The world of professional football has gotten a little better about recognizing the existence of (important first step!) and understanding the potential severity of head injuries suffered on the pitch, but the sport is still fair bit beyond even the likes of the NFL or rugby in terms of dealing with them and given them the proper amount of caution and respect.
Part of that is due to willful ignorance and misplaced machismo, but part of that is also due to the rules of the game itself. Permanent substitutions certainly don’t help, for one, actively encouraging players to stay on and play through injuries lest they lose their place in the squad or hurt their team by forcing them to use a substitution — especially true in leagues like the Premier League, which have decided to stick with just three subs instead of the five now allowed by FIFA & IFAB.
But we might be getting at least a partial remedy for that substitution problem from the game’s rules-makers. IFAB announced yesterday that they have given the go-ahead for trials of “permanent” concussion substitutions, which would grant teams additional substitutes (above the 3 or 5 allowed) for players who have suffered a suspected head injury, allowing them to be examined for more than just the token three minutes currently called for. IFAB were hoping to trial this solution first during the 2020 Olympics, but obviously that’s not happening.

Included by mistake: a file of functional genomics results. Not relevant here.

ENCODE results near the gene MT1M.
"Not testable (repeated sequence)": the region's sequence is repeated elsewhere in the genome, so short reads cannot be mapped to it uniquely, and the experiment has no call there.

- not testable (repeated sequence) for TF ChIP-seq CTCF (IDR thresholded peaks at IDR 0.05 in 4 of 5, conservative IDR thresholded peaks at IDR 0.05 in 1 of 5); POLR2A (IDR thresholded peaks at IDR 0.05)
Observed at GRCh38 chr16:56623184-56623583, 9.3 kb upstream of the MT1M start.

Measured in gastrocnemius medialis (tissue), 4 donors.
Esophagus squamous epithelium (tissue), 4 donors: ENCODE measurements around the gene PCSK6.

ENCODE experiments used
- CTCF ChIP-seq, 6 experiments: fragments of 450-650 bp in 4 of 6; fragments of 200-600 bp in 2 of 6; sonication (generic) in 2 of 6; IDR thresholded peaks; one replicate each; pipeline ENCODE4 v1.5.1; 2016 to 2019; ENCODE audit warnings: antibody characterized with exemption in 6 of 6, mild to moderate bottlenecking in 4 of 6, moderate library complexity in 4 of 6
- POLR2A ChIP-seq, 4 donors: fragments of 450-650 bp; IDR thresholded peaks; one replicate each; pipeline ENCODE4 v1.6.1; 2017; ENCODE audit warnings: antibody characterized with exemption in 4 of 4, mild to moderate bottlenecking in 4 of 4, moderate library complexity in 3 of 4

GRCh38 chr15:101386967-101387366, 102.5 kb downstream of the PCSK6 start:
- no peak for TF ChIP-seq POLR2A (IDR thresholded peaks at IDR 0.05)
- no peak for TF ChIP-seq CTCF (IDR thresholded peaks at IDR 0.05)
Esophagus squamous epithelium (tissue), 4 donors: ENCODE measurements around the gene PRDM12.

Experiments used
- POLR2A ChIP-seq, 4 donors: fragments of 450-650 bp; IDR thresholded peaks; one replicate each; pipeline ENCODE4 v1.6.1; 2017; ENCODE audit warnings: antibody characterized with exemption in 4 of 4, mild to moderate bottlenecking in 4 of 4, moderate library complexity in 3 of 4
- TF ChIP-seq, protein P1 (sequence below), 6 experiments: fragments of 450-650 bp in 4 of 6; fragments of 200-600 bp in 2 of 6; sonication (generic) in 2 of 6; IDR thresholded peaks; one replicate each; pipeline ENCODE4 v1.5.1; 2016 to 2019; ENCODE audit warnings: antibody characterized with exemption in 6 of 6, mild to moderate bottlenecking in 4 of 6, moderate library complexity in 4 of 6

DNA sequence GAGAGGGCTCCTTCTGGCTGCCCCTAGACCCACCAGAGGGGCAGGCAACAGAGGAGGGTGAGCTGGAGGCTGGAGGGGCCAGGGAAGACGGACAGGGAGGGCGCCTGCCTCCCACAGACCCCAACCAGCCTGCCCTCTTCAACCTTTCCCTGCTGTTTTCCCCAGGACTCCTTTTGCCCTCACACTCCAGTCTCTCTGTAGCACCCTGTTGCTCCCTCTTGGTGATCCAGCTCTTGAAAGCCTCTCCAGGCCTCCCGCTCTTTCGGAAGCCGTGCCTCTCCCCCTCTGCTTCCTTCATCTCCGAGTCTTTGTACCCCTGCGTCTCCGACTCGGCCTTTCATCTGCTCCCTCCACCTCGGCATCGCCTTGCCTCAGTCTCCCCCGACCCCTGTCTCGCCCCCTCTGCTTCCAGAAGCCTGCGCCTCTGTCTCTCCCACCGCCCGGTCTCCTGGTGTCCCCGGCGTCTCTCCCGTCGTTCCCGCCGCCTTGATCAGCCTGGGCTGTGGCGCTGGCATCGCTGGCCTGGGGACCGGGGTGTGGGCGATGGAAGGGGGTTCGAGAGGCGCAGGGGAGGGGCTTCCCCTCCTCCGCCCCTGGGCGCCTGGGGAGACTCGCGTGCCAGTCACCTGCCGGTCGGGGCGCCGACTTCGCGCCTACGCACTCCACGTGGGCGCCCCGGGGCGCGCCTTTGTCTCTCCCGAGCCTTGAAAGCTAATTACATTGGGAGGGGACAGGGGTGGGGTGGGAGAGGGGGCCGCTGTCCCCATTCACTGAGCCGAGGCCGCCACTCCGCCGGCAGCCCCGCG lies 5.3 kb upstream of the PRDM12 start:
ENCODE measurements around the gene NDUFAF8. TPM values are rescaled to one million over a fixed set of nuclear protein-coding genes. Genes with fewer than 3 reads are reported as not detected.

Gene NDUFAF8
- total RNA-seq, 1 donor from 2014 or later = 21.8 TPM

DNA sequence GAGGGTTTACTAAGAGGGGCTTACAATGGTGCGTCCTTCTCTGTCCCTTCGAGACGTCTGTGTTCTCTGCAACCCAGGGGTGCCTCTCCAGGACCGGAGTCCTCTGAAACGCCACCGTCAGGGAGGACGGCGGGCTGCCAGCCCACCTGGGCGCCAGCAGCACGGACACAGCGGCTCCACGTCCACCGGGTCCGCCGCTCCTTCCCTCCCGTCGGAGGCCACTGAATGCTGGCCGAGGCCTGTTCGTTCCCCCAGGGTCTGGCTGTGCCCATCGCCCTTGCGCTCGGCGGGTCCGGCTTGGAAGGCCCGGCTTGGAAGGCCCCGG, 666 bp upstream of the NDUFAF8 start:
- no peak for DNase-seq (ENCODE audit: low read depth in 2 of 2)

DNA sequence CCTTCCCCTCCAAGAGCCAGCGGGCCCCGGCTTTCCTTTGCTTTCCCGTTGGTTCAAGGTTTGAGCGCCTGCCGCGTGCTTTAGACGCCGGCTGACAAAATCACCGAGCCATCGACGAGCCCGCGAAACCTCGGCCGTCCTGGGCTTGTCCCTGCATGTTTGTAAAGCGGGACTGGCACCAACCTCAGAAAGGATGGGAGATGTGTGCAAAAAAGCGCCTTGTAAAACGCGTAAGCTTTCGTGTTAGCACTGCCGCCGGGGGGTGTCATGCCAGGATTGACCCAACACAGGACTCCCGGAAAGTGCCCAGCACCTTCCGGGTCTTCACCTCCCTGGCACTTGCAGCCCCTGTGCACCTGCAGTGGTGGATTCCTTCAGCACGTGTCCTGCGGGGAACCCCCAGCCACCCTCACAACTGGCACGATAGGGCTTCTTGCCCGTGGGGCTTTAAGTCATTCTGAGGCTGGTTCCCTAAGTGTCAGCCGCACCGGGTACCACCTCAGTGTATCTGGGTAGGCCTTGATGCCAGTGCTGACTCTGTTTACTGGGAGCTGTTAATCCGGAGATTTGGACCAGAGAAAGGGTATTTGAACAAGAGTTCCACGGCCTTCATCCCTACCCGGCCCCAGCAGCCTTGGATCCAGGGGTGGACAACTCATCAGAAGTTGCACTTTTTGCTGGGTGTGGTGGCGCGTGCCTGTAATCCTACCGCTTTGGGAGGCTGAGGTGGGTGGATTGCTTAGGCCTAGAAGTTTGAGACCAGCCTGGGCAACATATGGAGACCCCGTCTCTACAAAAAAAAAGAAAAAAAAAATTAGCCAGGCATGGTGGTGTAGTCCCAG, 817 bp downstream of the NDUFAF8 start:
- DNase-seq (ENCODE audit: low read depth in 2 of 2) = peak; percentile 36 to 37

To be clear, this version of the “if in doubt, take them out” solution calls for “permanent” substitutions rather than just a temporary 10-minute change, which is the length of time needed to better assess a head injury.
And, as usual, it’s up the individual leagues to participate in the trial and then potentially adopt any rule changes stemming from those trials. Previous reports said that the Premier League and The FA both favored this version (over a temporary substitution), so perhaps we will see it adopted soon.
This may or may not be the best available solution — both the permanent-sub and the temporary-sub solutions have their pros and cons — it’s at least a step in the positive direction.